# Why are principal components of the residuals from a multivariate regression correlated with the estimated coefficients?

Say I have some data that follows a general linear model: $$Y = XB + E$$ for which: $Y \in \Re^{n \times m}$, $X \in \Re^{n \times p}$ and $B \in \Re^{p \times m}$

Further, let's assume (1) that we have $E \sim \mathcal{N}(0,\Sigma)$, with $\Sigma \in \Re^{m \times m}$ and not diagonal. That is, the noise $E$ is correlated between our $m$ response variables.

Finally, let's assume (2) that the independent variables (columns in $X$) are also correlated, but not to the point where $X$ would be rank deficient.

We can now estimate $B$ and $E$ given $X$ and $Y$: $$\hat{B} = (X^TX)^{-1}X^TY$$ $$\hat{E} = Y-X\hat{B}$$ and let's define: $$\Omega = cov(\hat{E}) = \frac{1}{n}\hat{E}\hat{E}^T$$

What I have found by simulating data according to the assumptions described above, is that the top $p$ eigenvectors of $\Omega$ (i.e. those with the largest eigenvalues) tend to be correlated (more than expected by chance) with the rows of $\hat{B}$ (but not with $B$). For this to hold true, it appears to be necessary that the data satisfies both of the two assumptions I stated earlier (correlated noise and correlated independent variables) - either one on its own does not produce this result. Edit: turns out there was a slight mistake in my simulation code, and actually the only necessary assumption seems to be that the noise is correlated.

In short, the covariance matrix of the residuals from a multivariate, multiple linear regression appears to factorize in such a way that the factors are predicted by the estimation errors in $\hat{B}$, iff (1) the independent variables are correlated and (2) the noise in the outcome variables is correlated.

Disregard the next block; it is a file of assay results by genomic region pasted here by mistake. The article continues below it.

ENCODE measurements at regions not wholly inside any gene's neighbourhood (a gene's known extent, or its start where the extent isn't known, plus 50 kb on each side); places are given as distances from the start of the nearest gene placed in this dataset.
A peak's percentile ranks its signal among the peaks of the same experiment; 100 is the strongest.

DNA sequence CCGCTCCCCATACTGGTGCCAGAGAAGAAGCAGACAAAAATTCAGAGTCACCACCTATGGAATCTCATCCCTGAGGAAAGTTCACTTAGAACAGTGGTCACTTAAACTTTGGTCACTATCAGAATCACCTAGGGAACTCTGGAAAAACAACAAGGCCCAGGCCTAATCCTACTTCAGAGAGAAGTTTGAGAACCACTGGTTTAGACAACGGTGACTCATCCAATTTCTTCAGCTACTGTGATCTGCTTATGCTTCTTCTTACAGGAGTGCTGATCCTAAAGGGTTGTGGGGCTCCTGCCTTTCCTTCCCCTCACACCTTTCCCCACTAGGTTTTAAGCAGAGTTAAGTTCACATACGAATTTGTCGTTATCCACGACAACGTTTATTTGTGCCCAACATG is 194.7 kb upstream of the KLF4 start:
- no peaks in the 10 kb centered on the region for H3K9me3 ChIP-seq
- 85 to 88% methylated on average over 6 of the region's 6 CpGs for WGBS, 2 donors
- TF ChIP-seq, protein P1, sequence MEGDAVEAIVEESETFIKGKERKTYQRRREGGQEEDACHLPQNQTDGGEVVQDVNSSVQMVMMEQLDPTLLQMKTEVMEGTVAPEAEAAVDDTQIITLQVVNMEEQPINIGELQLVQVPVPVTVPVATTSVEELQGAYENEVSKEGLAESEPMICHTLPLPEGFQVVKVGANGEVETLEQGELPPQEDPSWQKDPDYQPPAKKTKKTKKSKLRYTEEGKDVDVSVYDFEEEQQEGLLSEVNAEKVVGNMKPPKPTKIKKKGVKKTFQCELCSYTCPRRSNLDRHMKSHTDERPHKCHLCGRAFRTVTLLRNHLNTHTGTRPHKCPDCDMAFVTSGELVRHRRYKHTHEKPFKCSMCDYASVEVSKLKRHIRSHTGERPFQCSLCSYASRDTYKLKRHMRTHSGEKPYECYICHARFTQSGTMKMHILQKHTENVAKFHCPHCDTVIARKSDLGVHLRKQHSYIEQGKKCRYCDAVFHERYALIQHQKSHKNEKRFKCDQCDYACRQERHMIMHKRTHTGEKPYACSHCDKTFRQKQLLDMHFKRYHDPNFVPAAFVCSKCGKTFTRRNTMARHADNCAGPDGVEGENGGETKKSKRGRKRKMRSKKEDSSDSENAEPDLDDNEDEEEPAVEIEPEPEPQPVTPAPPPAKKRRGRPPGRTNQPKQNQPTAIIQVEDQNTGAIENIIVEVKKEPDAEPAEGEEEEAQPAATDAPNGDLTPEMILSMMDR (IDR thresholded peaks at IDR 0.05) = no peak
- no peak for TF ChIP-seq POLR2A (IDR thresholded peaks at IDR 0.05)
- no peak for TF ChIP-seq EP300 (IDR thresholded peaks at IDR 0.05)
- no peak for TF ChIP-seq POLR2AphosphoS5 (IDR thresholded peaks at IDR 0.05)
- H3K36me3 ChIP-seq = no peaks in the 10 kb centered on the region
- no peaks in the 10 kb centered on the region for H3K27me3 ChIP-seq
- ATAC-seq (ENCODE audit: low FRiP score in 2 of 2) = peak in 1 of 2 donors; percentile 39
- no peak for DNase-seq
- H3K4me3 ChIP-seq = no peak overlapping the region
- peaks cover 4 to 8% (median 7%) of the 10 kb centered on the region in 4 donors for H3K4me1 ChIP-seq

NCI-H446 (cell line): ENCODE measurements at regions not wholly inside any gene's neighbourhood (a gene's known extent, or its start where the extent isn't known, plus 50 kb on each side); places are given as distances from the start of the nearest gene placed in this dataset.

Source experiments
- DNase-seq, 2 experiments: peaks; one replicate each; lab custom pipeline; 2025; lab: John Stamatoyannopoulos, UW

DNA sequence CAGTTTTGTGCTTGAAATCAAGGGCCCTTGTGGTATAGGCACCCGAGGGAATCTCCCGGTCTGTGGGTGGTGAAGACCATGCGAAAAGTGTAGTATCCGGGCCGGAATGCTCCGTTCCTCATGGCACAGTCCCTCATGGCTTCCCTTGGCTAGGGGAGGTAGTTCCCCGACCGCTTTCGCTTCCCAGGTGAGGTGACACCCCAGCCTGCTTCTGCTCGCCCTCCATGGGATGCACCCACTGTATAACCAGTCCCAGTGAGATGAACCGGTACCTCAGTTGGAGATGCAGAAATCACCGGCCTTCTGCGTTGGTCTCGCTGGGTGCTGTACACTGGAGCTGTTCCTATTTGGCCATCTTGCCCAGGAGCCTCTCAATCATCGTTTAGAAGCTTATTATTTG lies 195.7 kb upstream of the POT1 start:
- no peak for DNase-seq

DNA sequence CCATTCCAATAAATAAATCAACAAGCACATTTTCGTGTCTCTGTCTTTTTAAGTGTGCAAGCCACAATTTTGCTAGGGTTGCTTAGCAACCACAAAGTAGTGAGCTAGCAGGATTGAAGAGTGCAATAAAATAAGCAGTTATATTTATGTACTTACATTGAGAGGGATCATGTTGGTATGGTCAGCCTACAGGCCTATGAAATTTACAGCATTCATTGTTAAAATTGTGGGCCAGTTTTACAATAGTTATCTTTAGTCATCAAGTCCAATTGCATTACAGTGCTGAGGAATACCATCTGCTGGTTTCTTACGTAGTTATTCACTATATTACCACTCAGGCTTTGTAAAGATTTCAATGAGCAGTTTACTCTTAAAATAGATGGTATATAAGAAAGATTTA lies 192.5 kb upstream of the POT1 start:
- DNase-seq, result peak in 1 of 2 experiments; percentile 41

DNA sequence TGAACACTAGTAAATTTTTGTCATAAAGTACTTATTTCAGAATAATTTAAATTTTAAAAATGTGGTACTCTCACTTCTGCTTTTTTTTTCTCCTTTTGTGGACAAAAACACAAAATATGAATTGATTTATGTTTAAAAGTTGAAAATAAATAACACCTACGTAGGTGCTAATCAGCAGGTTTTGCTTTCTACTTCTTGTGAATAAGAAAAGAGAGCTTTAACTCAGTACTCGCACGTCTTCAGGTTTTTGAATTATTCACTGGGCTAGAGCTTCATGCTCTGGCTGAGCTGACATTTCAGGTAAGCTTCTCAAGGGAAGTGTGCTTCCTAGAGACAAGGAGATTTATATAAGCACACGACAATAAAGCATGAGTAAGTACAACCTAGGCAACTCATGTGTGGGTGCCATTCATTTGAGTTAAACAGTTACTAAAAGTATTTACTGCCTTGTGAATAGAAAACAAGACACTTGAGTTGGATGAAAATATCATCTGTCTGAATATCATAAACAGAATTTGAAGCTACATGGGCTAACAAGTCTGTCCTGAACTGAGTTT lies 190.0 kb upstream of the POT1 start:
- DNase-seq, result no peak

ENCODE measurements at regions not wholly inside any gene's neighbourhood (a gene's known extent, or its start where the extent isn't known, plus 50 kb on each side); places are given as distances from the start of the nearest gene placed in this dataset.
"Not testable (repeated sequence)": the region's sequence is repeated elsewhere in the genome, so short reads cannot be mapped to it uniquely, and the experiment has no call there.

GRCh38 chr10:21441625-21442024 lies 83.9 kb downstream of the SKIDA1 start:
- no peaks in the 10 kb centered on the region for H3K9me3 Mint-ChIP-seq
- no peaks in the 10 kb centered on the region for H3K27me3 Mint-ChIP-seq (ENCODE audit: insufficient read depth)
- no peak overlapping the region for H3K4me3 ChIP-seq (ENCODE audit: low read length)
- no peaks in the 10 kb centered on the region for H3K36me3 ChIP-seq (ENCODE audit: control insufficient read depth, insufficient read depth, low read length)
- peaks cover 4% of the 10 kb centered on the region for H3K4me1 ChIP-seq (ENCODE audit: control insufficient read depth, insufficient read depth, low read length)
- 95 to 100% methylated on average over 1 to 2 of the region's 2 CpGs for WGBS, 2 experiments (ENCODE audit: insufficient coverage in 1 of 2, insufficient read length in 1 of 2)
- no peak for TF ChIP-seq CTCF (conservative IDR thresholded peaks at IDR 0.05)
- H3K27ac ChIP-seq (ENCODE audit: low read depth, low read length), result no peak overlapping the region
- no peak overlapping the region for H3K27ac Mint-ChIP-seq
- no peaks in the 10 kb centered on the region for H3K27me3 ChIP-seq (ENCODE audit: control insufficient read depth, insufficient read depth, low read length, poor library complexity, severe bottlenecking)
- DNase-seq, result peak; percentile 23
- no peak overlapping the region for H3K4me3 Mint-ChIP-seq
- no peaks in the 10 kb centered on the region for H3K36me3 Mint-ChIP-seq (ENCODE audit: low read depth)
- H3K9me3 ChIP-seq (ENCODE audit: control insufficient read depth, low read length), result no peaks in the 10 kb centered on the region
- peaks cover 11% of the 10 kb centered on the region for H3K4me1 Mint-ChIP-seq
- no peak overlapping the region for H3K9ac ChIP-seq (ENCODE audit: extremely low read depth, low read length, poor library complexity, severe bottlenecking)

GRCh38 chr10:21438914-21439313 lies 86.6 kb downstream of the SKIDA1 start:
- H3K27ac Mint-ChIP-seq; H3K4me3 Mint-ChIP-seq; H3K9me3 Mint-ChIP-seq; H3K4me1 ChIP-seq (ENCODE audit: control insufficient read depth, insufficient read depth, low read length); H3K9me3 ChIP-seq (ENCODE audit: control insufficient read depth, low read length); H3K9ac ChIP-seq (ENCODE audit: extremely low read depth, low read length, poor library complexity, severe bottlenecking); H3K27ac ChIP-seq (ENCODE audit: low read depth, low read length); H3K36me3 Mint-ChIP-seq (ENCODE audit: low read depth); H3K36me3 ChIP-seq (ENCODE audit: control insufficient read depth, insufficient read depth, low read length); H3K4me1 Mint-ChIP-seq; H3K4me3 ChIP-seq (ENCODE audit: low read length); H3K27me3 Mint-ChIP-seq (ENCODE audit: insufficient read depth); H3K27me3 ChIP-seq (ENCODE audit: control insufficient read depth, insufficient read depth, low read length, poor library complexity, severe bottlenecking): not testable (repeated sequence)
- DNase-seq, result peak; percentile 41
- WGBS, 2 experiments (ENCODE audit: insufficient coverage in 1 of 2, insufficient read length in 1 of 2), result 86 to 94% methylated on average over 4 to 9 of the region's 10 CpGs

Can anybody provide me with a formal explanation as to why this happens, or tell me what this phenomenon is called? I can't seem to find it described anywhere, but perhaps that is because the obvious keywords for it (correlation, residuals, regression, etc.) aren't particularly distinctive.

• what is the correlation? how many observations you're simulating? – Aksakal Mar 28 '16 at 14:39
• The noise correlations can have any structure or magnitude; the effect is always there. At the moment I'm simulating p = 8, n = 100 and m = 1000, so 8 independent variables, 100 observations and 1000 response variables. But it seems to generalize to any p < n. – Ruben van Bergen Mar 28 '16 at 14:59
• One issue with your data is that you have way more parameters to estimate than the data you have. You are estimating (8000 + 1000^2)/2 parameters. You don't nearly enough data to estimate this many parameters. – Aksakal Mar 28 '16 at 15:05
• Okay, but then how does that lead to this result? And why only with correlated noise, and not when the noise is IID, even though the number of parameters and datapoints is the same? Am I missing something? – Ruben van Bergen Mar 28 '16 at 15:13
• Also, eigen vector of error covariance matrix has m rows, while the parameter estimates have p rows. How do you calculate the covariance? – Aksakal Mar 28 '16 at 15:13